John Crome

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Crome, John,

1768–1821, English landscape painter, b. Norwich. Crome was the principal painter of the Norwich school. He is often called Old Crome to distinguish him from his son who painted in the same manner but with less mastery. He was born into poverty but rose to the position of a provincial landscape painter, earning his living by giving drawing lessons and selling an occasional picture. Crome's work was influenced by Gainsborough and by the Dutch masters. His landscapes are notable for simplicity and serenity. Beautiful examples are to be seen in many British galleries and private collections. Mousehold Heath and Poringland Oak are in the National Gallery, London. The Metropolitan Museum has The Old Oak and Hautbois Common. Crome's etchings were published after his death under the title Norfolk Picturesque.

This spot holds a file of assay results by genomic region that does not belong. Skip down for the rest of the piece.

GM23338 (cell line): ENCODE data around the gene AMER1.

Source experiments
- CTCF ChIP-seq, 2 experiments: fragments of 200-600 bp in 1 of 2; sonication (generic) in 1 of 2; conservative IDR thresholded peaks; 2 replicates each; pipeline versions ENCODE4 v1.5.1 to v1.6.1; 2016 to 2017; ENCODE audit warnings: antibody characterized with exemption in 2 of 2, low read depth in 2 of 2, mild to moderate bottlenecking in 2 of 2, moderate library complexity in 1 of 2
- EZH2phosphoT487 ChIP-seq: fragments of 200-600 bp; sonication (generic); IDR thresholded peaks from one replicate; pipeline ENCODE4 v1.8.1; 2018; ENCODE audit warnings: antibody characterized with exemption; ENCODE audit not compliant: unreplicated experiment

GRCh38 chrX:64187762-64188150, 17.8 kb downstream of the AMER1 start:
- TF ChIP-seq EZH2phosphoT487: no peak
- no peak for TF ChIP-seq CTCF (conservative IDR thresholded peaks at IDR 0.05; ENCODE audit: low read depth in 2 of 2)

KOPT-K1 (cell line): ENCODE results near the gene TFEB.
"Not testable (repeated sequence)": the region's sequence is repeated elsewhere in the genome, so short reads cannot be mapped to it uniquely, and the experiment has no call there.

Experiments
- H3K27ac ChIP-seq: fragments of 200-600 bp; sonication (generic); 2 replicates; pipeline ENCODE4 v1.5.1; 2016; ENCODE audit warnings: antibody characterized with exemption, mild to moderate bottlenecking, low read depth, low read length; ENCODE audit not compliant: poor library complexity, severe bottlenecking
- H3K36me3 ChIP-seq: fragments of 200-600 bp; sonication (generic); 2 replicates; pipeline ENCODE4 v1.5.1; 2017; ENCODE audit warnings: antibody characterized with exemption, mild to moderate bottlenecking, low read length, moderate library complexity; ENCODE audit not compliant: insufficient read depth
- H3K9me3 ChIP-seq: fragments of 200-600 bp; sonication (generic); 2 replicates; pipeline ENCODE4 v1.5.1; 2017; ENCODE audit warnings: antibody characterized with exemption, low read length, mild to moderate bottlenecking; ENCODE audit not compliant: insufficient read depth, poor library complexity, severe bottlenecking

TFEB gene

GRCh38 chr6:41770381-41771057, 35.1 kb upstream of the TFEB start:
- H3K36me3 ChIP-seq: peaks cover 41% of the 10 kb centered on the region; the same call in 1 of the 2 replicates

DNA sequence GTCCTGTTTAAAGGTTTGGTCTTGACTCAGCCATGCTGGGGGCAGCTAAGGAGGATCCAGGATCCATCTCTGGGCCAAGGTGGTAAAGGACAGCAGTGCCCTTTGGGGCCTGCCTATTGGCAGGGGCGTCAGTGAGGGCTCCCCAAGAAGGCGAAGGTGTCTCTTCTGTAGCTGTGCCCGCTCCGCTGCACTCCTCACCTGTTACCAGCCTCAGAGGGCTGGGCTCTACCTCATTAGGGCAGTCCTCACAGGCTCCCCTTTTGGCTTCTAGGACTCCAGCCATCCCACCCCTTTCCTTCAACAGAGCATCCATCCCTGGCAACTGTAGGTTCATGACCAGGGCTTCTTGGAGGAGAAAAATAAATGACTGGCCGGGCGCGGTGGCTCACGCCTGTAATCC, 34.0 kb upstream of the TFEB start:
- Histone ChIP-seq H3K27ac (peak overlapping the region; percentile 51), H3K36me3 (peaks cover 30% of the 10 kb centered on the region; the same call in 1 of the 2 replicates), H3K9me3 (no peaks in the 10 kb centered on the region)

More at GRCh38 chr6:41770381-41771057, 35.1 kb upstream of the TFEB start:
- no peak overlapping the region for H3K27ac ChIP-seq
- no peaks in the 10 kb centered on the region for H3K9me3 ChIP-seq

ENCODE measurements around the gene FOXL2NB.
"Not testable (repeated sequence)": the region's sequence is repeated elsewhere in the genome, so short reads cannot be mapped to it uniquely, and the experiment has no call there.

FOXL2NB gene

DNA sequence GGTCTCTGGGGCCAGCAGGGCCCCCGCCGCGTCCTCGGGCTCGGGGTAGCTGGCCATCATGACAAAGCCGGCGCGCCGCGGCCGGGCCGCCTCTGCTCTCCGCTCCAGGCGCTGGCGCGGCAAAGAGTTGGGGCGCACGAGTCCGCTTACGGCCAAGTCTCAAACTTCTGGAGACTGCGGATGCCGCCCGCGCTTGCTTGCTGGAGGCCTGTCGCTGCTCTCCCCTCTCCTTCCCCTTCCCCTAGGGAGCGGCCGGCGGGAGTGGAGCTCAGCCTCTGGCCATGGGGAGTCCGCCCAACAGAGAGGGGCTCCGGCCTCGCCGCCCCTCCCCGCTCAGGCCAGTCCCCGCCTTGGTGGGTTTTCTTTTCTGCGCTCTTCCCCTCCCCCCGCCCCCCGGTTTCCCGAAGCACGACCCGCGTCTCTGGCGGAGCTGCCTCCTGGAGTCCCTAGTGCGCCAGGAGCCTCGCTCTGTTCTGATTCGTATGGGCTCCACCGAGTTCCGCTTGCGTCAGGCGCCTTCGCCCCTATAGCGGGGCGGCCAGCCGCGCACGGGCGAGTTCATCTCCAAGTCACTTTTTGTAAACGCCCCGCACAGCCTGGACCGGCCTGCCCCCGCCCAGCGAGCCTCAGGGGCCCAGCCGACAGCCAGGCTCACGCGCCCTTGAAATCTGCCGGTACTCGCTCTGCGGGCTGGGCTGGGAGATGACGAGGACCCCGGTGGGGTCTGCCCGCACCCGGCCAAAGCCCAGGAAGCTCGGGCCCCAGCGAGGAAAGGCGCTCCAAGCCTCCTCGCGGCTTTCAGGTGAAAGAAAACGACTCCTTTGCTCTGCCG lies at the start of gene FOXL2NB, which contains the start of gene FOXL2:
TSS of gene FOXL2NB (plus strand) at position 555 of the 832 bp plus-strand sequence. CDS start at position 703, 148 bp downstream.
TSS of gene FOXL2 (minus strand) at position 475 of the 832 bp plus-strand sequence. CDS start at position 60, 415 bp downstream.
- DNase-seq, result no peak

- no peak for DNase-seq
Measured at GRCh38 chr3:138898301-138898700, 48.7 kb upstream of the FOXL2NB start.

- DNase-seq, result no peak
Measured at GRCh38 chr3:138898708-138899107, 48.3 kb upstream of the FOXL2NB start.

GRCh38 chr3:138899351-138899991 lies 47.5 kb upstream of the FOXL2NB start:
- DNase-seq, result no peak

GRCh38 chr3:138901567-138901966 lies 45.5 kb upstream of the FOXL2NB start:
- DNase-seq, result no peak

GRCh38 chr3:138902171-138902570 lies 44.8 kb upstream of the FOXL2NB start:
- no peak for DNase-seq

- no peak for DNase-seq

See studies by R. H. Mottram (1931) and D. and T. Clifford (1968).

References in periodicals archive ?
Many of the youthful artists whose work purveyed this kind of direct observation, such as Cornelius Varley, William Havell or John Crome, often also made studies in oils during their sketching excursions, thereby sustaining the imported lessons of the Italian tradition.
Cotman was a member of the Norwich Society of Artists, founded by John Crome in 1803 to 'meet and talk about art or anything else'.
Also included are some by the artists' contemporaries such as George Stubbs, John Sell Cotman, John Crome and Francis Danby who, similarly lured by the great outdoors, had taken to sketching and painting in the openair.